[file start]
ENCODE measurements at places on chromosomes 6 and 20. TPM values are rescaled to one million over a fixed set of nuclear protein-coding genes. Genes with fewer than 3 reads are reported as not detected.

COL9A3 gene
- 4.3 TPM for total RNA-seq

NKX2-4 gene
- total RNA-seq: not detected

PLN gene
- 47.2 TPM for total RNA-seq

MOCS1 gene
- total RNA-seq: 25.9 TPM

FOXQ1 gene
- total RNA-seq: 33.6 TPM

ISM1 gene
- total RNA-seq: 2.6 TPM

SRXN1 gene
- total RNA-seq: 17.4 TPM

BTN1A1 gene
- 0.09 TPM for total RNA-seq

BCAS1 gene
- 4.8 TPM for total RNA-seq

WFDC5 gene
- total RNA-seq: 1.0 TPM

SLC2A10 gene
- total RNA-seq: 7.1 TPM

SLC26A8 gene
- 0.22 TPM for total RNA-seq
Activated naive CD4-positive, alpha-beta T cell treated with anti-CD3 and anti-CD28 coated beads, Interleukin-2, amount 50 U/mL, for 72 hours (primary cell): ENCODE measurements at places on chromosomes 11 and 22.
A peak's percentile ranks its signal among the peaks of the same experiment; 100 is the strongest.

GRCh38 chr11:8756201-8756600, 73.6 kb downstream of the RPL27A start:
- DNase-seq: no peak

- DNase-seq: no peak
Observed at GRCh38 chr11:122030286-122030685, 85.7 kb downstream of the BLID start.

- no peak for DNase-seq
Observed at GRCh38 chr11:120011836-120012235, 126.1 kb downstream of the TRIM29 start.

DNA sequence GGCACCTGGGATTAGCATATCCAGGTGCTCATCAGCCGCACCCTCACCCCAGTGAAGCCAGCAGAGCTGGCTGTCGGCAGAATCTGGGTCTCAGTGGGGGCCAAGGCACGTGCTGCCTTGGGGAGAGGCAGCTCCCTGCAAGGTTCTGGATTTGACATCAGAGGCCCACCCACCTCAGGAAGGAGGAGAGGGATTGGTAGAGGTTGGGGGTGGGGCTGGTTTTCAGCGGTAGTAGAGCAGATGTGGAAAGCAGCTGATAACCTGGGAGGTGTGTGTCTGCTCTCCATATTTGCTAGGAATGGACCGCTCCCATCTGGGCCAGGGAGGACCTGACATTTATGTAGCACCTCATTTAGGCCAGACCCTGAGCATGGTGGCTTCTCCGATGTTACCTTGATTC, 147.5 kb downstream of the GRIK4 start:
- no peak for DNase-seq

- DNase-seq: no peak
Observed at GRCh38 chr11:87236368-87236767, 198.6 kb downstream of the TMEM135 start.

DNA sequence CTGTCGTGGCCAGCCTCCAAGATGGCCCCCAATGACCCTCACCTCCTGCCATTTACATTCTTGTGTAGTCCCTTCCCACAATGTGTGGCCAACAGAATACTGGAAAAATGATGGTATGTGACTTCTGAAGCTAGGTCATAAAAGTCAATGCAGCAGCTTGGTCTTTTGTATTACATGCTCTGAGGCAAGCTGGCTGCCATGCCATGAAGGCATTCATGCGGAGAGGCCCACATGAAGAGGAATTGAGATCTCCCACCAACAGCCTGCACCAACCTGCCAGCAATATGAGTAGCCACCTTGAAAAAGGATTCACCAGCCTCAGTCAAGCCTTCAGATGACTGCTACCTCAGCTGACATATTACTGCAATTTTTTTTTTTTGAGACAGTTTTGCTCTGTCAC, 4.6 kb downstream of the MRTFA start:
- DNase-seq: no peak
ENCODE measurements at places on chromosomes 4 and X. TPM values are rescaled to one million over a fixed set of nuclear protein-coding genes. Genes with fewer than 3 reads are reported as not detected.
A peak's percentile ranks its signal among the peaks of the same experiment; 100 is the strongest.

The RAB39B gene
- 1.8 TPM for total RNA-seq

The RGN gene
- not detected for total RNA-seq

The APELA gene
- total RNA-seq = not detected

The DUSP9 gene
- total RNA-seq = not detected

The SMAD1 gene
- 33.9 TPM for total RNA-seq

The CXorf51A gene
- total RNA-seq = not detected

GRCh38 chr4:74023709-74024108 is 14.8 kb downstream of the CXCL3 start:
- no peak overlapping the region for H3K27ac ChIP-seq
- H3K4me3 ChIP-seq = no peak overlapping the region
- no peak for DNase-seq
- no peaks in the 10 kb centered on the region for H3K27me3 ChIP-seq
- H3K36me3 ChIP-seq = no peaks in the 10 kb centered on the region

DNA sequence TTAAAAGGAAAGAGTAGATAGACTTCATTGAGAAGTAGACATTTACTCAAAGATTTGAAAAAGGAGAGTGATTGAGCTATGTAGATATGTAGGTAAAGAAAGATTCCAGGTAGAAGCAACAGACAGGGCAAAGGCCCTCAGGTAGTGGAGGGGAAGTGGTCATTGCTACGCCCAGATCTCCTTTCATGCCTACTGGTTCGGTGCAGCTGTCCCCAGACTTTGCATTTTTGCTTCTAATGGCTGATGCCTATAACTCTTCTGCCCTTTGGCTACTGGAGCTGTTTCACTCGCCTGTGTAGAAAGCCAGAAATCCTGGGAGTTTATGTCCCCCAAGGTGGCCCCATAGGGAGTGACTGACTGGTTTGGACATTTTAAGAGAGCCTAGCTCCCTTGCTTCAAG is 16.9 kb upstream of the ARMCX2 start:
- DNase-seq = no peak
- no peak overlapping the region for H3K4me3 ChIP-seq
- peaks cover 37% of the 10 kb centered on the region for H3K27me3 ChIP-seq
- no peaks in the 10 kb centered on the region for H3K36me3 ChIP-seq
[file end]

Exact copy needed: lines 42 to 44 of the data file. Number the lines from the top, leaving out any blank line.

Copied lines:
The RAB39B gene
- 1.8 TPM for total RNA-seq

The RGN gene